Tenessee Valley Authority (TVA), Public Service of New Mexico, Long Island Power and several other major U.S. utilities are installing a device that will allow them to identify the hidden capacity in existing transmission lines and increase power flows significantly.
EPRI's video sagometer, a real-time transmission line sag monitor, developed by EPRI and the EPRIsolutions Engineering & Test Center (Lenox, Massachusetts, U.S.), overcomes problems inherent in traditional static rating of transmission lines. Normally, when utilities calculate static rating, they must assume the worst ambient conditions — usually the highest summertime temperatures when transmission lines heat up and sag under high electrical loads. This can result in ratings that are much lower than the true power capacity of the line most of the time.
As a result, transmission lines often have significant “hidden” capacity that could be used if a reliable means of monitoring sag on a real-time basis (dynamic rating) were available. According to EPRI studies, most transmission lines would be able to carry from 5% to 20% more power than they do now under present limitations.
TVA has installed two sagometers on 161-kV lines coming out of a large fossil plant in its western service area. “During the peak summer load, TVA has been limited by the line configuration and ratings in getting power out of this fossil plant,” says Fisher Campbell, Jr., TVA project manager. “However, by using the video sagometer for real-time sag monitoring, TVA engineers determined that we can increase loading on the two lines by up to 10%.”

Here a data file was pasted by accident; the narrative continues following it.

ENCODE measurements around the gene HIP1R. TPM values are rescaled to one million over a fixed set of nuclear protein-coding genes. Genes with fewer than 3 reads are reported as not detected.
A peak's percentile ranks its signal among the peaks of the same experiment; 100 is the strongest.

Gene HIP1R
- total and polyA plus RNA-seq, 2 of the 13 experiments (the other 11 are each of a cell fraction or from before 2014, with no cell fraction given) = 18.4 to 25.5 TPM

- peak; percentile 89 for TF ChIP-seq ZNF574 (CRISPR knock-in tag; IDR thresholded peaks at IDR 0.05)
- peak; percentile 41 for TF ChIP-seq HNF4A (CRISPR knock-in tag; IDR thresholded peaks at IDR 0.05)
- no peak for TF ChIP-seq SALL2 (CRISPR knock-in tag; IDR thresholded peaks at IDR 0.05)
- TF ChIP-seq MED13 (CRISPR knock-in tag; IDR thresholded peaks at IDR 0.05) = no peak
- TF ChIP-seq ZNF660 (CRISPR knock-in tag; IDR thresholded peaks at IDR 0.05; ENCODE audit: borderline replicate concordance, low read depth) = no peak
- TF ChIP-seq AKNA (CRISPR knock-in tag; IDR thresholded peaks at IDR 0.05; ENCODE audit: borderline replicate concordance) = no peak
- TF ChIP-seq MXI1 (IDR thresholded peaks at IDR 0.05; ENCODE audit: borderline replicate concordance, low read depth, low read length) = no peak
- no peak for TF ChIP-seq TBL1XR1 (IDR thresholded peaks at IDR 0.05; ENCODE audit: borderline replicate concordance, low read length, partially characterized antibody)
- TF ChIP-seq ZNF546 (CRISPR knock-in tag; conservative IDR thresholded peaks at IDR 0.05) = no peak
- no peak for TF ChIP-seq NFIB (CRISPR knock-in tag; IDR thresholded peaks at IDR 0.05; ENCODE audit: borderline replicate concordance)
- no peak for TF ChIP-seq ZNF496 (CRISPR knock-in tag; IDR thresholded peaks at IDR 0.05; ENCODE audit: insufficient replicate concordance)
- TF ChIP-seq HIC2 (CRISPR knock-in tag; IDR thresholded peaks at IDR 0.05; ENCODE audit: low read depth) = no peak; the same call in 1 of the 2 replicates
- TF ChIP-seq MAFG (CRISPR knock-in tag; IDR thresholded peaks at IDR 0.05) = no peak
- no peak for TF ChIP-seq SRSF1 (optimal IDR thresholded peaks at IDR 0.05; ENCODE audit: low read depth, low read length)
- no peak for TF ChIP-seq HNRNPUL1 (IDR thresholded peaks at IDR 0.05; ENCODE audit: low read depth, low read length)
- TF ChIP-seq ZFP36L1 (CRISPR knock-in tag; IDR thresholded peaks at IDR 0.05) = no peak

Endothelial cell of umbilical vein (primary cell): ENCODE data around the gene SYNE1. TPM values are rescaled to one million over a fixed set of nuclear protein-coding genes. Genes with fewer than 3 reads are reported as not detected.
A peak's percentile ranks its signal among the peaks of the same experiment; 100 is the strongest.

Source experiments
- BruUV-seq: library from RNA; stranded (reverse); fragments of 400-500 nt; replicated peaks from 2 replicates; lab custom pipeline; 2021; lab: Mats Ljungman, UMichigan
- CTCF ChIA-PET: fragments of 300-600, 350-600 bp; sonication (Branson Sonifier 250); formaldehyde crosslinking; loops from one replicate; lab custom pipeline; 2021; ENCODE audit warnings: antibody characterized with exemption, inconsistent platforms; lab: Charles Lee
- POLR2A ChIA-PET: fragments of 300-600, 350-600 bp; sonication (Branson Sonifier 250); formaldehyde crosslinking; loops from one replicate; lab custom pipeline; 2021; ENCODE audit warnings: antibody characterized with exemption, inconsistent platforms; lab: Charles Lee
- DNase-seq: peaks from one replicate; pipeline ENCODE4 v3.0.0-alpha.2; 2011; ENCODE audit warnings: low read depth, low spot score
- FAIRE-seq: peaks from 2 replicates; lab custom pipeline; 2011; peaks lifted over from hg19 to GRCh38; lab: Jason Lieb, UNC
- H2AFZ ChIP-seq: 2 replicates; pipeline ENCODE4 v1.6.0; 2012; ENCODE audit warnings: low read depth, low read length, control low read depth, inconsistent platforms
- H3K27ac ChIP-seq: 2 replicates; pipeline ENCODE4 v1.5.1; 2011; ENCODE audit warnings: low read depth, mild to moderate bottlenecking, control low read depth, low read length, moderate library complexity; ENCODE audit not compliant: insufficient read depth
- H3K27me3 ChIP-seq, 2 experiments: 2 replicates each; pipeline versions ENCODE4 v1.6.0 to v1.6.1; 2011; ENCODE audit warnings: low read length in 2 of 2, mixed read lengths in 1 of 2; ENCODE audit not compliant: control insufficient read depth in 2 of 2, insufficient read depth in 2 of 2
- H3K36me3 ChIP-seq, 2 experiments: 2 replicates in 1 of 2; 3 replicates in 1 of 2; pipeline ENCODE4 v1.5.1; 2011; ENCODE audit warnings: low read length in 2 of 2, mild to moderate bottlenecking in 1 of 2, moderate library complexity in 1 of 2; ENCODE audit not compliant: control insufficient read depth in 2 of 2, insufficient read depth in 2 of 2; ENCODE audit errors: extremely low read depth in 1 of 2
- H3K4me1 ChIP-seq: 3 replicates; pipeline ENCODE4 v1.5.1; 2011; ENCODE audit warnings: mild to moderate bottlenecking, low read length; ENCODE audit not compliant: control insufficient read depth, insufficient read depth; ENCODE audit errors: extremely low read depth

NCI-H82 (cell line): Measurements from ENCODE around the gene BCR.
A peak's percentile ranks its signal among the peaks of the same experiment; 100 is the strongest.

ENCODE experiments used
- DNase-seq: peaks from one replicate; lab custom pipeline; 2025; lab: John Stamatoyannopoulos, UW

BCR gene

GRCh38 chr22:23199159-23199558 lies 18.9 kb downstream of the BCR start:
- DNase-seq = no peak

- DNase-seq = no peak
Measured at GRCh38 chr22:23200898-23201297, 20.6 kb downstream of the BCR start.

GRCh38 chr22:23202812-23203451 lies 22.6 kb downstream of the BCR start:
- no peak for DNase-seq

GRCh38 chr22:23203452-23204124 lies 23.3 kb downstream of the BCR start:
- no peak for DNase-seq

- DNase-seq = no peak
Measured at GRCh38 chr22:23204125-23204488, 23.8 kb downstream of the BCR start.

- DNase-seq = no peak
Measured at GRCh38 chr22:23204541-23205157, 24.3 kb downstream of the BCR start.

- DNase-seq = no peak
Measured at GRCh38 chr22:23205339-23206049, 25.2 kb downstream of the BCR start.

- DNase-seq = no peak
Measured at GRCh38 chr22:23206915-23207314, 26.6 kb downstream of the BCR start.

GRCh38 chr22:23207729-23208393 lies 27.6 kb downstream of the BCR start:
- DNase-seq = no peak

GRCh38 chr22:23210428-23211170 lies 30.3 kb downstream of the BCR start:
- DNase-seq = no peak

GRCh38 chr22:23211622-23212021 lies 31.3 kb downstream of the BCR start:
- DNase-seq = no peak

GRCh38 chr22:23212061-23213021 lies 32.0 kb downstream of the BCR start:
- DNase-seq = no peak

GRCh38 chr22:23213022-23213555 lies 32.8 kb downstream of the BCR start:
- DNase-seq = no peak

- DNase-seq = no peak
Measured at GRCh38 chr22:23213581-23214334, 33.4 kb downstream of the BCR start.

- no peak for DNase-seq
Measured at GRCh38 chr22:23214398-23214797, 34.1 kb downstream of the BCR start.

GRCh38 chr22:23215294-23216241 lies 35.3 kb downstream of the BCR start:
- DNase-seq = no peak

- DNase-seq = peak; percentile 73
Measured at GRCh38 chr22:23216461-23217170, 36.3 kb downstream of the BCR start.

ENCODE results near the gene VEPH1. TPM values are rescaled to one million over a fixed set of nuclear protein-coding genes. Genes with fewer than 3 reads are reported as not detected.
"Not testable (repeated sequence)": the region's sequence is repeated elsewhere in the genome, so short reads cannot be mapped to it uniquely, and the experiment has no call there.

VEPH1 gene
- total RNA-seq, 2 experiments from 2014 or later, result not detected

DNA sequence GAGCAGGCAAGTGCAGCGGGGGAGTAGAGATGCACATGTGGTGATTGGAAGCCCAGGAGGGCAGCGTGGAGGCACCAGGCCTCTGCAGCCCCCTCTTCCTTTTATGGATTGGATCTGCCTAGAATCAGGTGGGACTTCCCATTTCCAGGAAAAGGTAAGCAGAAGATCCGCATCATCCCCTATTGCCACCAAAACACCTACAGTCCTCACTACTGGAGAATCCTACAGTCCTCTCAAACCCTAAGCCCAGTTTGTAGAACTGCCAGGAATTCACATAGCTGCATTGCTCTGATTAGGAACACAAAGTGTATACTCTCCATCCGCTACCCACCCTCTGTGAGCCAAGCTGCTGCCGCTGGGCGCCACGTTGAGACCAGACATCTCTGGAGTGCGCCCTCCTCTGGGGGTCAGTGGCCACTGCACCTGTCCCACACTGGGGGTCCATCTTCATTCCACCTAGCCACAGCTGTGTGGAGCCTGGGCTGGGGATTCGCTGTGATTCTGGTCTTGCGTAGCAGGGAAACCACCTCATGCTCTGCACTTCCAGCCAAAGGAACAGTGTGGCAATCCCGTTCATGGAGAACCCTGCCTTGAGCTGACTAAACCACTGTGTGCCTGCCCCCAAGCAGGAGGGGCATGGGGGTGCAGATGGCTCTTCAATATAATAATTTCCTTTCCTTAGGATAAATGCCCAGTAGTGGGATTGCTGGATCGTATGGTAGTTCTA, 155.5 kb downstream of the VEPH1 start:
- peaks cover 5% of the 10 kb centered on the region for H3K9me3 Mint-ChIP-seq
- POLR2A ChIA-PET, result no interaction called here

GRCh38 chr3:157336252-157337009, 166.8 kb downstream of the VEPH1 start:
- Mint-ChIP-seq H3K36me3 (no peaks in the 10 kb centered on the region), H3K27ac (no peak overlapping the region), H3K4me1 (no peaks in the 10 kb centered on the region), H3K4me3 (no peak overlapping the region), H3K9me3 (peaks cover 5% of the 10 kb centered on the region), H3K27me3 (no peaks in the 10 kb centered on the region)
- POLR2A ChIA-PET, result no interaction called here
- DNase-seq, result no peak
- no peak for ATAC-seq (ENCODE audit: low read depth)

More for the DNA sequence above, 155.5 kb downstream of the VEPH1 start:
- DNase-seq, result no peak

Commonwealth Edison has had a similar experience. “The EPRI video sagometer prototypes we have on our 345-kV transmission lines have given us a great deal of information on conductor movement in a variety of conditions,” says Brian S. Cramer, of ComEd Technical Services. “And they provide additional security because now we know from direct measurement that the lines are operating safely, with adequate clearance, even under heavy loads.”
Further, says Cramer, “Installation of the sagometer was simple, requiring no outage. Since the initial installation and subsequent adjustment, the units have operated continuously without maintenance.”
“The accuracy of the video sagometer is truly amazing,” says Bernie Clairmont, the EPRIsolutions project manager who led the development effort. “It allows utilities to monitor sag in real time and with quarter-inch accuracy, which in turn permits utilities to increase power flows — and revenues — considerably. Worst-case assumptions no longer rule. We're going to see these things all over the place.”
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